FERGUSON, Mo., Sept. 15 (UPI) — The Missouri governor-appointed Ferguson Commission called for sweeping changes to address racial inequalities throughout the St. Louis area, concluding race was the driving force behind protests and riots sparked by the police shooting of Michael Brown.
The expansive report, “Forward Through Ferguson: A Path Toward Racial Equity,”said to properly address the concerns that surfaced after the August 2014 shooting and subsequent demonstrations, the St. Louis region must recognize the inequities that exist in the criminal justice system, housing, healthcare, education and income.
“We are not pointing fingers and calling individual people racist. We are not even suggesting that institutions or existing systems intend to be racist,” the commission wrote. “What we are pointing out is that the data suggests, time and again, that our institutions and existing systems are not equal, and that this has racial repercussions.”
Among the key proposals in the blunt assessment of the region, the commission identified many top priorities under four headings: justice for all, youth at the center, opportunity to thrive and racial equality.
Change the criminal justice system in the St. Louis region, including consolidation of police departments in St. Louis County.
Establish civilian oversight boards to meet the needs of each community.
Create a publicly available statewide use-of-force database to track police shootings and other incidents.
Establish the state attorney general as the special prosecutor in all cases of officer-related incidents resulting in injury or death.
Raise the minimum wage to $15 a hour.
Withdraw and cancel all failure-to-appear warrants in courts
Expand access to healthcare programs such as Medicaid and mental health services to inmates.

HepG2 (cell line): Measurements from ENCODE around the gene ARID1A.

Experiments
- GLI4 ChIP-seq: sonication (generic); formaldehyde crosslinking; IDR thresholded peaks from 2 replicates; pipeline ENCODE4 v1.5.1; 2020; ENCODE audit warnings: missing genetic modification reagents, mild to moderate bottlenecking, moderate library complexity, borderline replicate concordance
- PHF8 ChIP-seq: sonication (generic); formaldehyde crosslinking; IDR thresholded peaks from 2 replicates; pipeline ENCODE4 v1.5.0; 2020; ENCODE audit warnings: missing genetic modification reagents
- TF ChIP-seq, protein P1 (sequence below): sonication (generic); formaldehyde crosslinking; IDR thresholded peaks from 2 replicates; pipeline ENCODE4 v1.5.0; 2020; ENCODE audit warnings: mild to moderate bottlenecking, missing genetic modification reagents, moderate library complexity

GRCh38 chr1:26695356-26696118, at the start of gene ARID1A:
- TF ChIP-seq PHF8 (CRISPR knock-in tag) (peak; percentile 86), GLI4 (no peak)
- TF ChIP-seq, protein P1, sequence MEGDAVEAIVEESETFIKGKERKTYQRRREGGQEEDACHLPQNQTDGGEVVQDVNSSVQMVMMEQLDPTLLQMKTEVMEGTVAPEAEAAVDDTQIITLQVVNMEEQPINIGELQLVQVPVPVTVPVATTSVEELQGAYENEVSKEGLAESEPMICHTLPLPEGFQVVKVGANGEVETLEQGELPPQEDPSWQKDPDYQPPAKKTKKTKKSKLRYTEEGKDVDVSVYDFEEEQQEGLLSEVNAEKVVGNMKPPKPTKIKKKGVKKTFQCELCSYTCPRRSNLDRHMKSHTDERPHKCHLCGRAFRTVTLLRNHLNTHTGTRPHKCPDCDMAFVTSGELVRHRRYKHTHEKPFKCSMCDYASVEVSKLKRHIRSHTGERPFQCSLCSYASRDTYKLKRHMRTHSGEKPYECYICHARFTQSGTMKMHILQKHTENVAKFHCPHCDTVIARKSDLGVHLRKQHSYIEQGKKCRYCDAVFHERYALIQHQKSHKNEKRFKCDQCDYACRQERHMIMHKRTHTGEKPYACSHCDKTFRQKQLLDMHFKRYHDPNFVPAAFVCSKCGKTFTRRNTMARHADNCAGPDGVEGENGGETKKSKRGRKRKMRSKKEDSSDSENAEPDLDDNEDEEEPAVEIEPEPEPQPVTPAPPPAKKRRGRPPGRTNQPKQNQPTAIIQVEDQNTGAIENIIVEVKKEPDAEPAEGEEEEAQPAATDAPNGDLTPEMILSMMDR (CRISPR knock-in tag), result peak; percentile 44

Notify parents or guardians within four hours when a minor is incarcerated.
Discontinue impounding vehicles for punitive reasons when it is not in the interest of public safety.
Created by the 16-person committee, the report is aimed at taking an “unflinching” look at the community.
“To soften the edges, to try to polish up the rough spots and to just present the stories and statistics that put St. Louis in a positive light, would be a disservice to those citizens who spoke up, and even more so, a disservice to the future of the region,” the report said. “If we are to move forward, it’s going to happen by confronting our reality, and moving forward through it.”
Missouri Gov. Jay Nixon appointed the Ferguson Commission in November 2014 following the shooting death of Brown, an unarmed black 18-year-old, by Darren Wilson, a white police officer. The shooting triggered a nationwide outcry and the growth of the Black Lives Matter movement. Monday, Nixon praised commission members for their “unflinching courage at a moment of reckoning for our state and our nation, for your integrity, and for your dedication to transformational change.”
Nixon said some of the suggestions have already been implemented, including hiring more minority police officers, municipal court reforms and a newly implemented review board. He said the commission has been a sounding board that gives the local community a voice.
“The commission created a protected space, a ‘kitchen table,’ where all members of the community could air their concerns openly. Some experiences that had only been spoken about privately were shared publicly for the first time,” he said. “People quickly learned three things — first, that they were not alone, second, that their voices would be heard, and third, that their concerns would be taken seriously.”